“We are living in an information-driven society which bombards us indiscriminately with data—all treated as being of equal importance—and which leads to remarkable superficiality in the area of moral discernment. In response, we need to provide an education which teaches critical thinking and encourages the development of mature moral values”
Pope Francis, excerpt from Evangelii Gaudium, November 24, 2013
It is the religious character, identity and culture that distinguishes Catholic schools and allows them to be successful. In order to strengthen our mission and continue to evangelize, we need all Catholic schools to be exemplary. The challenges of our society mandate the need for true Catholic schools, not simply schools operated by Catholics.
In the past, religious sisters, brothers and priests staffed Catholic schools, establishing and sustaining their Catholic culture. As we continue to face many challenges, I believe the blueprint has been laid out, the foundation is in place and with proper leadership; success will be inevitable.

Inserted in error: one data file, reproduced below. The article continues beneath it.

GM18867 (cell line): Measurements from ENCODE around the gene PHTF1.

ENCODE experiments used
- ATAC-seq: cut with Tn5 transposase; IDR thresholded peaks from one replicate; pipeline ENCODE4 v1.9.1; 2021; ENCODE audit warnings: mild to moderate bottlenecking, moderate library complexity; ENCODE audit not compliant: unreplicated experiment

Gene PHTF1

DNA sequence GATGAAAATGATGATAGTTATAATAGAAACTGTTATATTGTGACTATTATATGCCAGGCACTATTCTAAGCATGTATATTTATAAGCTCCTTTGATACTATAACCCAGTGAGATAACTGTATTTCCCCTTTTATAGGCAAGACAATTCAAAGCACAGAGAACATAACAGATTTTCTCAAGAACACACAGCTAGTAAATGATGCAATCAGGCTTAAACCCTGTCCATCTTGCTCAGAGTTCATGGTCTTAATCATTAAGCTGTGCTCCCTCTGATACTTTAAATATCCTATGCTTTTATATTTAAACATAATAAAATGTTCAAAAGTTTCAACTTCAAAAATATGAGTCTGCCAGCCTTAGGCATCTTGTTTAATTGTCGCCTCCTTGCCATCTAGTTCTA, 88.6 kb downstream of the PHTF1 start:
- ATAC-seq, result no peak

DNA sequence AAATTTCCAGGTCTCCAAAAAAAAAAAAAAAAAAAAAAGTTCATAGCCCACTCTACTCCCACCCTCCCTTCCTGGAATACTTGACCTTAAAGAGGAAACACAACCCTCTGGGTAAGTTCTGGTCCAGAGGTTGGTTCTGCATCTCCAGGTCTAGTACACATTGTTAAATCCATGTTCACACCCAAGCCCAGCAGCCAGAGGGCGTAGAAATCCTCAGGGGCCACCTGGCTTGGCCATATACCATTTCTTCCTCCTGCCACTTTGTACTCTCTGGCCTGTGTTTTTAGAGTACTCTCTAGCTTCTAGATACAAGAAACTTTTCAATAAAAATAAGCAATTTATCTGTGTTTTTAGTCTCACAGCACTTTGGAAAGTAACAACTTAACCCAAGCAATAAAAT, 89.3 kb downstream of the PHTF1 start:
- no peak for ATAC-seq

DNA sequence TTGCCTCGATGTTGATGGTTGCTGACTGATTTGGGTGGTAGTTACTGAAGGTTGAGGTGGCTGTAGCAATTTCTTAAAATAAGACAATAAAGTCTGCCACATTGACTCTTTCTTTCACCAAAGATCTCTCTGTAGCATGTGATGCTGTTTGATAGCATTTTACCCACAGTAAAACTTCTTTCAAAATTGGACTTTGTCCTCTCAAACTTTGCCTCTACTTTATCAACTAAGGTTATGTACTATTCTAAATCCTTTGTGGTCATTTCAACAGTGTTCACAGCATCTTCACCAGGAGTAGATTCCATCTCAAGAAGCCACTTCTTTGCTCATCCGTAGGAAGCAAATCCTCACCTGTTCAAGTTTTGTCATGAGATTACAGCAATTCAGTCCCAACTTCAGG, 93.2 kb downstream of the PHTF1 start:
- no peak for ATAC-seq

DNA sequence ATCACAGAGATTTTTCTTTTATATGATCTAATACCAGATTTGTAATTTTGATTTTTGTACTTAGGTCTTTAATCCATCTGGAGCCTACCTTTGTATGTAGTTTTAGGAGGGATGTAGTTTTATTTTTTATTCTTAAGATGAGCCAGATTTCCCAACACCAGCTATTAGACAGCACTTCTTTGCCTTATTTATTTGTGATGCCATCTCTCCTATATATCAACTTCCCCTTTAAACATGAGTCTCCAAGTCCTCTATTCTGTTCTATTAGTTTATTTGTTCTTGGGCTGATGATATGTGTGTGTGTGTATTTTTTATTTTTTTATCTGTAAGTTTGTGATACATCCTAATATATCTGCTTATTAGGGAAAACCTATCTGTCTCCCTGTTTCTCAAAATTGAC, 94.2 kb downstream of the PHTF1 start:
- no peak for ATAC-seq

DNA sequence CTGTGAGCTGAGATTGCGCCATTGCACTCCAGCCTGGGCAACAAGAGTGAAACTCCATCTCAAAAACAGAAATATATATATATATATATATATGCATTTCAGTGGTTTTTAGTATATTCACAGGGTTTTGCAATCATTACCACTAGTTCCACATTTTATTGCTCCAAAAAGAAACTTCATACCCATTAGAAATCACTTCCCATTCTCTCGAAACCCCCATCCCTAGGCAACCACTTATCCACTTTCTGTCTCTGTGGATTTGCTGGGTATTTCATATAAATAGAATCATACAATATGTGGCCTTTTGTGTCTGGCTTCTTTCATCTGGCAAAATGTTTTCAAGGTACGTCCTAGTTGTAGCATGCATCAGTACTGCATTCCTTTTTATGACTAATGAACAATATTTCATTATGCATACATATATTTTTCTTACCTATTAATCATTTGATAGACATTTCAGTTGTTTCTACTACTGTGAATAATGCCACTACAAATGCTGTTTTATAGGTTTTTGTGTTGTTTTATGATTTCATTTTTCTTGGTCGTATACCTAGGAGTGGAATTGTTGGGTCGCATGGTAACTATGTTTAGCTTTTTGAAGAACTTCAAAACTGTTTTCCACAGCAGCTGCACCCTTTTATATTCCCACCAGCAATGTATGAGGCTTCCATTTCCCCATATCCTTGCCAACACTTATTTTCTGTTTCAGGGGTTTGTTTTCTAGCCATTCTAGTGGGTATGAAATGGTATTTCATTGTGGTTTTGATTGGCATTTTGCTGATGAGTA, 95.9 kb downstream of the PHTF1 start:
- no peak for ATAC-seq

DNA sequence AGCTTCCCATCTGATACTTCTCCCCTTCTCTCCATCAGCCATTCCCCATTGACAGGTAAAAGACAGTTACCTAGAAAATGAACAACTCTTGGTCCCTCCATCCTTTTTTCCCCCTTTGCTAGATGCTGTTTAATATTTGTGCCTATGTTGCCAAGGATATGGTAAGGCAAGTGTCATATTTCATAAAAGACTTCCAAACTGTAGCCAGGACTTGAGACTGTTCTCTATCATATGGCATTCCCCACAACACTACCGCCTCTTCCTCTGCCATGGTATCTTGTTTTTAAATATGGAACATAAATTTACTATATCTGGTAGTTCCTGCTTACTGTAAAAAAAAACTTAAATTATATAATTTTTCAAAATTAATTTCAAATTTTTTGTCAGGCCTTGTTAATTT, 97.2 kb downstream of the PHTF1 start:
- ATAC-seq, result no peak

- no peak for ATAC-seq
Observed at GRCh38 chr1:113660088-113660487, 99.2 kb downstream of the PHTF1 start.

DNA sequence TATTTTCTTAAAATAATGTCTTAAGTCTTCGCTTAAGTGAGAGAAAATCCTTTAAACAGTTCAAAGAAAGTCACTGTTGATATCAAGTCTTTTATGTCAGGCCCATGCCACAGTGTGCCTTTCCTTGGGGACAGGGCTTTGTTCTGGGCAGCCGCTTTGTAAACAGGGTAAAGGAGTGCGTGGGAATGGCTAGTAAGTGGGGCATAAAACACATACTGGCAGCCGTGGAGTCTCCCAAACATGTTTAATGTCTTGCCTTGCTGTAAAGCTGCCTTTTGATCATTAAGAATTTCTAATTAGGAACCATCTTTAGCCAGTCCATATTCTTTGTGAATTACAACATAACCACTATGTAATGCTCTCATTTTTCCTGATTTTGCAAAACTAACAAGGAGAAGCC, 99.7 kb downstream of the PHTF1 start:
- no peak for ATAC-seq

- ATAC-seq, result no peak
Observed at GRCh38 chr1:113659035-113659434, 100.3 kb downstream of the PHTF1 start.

In the National Standards and Benchmarks for Effective Catholic Elementary and Secondary Schools, defining characteristics of Catholic schools have been mapped out as a concrete guide for continued growth and improvement. Focusing on the standards of: Mission and Catholic Identity, Governance and Leadership, Academic Excellence and Operational Vitality, these standards truly define what we need in order to remain vital.
Vast changes have swept across the societal and educational landscape. How we respond to these changes will affect the future of Catholic education. Using the standards and benchmarks as a template we can address our future with tools which will allow success to flourish. Attention to developing the whole child, fostering parish and school relationships, and supporting families are all integral components to accomplish a re-imagined mission and the job of evangelization.
As a leader, the need for a well-articulated execution of mission and evangelization will allow for enhanced confidence from our current constituents, allow opportunities to build community, welcome new families and complement to true mission of our Catholic schools.